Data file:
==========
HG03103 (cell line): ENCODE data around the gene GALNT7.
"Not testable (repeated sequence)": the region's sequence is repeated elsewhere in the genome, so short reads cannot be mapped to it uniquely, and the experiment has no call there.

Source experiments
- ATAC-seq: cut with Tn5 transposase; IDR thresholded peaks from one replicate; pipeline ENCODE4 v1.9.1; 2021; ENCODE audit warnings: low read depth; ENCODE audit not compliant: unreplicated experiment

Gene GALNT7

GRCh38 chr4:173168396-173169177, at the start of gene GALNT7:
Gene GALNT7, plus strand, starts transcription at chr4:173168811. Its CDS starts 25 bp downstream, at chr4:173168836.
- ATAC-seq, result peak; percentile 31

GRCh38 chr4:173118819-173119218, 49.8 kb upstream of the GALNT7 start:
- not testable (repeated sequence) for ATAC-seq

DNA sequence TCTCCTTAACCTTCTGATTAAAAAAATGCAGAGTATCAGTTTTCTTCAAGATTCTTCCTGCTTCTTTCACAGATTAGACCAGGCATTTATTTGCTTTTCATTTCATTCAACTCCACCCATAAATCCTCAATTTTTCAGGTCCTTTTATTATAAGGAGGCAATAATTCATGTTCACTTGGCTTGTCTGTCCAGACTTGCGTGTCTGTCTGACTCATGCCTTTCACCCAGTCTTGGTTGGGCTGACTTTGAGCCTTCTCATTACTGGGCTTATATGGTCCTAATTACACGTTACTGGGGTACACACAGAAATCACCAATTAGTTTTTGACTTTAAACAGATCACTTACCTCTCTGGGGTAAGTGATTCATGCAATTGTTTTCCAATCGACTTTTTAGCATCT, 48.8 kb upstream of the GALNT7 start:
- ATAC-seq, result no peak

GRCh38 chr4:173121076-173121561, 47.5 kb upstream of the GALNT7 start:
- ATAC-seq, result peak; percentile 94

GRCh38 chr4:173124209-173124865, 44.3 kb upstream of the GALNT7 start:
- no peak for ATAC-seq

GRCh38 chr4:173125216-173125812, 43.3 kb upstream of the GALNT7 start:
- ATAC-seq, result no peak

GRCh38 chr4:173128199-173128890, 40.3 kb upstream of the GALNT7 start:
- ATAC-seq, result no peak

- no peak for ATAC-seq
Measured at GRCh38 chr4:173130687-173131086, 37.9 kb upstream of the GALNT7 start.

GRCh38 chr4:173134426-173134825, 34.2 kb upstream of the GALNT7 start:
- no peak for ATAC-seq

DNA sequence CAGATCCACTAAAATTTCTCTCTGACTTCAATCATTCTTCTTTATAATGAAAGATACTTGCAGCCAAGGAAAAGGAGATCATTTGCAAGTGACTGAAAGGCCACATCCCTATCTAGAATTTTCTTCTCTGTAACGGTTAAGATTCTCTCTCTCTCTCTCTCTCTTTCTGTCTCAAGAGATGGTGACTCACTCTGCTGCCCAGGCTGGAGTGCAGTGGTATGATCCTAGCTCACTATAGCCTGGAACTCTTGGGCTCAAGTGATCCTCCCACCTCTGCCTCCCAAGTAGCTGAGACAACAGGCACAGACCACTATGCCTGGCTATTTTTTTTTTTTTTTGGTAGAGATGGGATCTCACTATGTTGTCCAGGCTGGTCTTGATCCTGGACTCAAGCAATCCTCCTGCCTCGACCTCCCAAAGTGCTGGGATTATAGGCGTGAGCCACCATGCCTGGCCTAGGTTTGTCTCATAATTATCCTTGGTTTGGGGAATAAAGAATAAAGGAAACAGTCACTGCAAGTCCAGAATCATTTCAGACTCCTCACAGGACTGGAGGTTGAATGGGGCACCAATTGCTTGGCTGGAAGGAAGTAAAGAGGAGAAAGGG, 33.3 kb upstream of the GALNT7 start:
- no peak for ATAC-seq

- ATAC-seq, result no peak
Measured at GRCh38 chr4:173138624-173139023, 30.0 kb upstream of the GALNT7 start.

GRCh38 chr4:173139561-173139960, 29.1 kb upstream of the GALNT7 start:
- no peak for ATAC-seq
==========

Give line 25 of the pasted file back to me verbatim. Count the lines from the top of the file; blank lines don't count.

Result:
DNA sequence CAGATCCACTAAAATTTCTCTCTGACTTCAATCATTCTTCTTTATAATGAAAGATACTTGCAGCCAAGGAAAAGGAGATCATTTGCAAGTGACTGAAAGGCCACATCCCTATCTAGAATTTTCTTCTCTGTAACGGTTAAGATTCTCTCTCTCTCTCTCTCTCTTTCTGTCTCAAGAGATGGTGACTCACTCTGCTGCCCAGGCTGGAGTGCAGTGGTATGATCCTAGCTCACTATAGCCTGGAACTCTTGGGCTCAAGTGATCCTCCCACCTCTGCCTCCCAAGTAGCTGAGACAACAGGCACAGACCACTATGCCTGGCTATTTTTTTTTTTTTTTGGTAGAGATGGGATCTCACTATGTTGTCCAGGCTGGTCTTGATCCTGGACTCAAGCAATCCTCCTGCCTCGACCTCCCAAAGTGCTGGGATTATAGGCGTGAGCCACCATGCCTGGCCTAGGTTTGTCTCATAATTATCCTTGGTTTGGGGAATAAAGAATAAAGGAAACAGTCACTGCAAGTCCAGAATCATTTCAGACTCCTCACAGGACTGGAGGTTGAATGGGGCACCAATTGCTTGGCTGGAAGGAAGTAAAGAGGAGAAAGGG, 33.3 kb upstream of the GALNT7 start: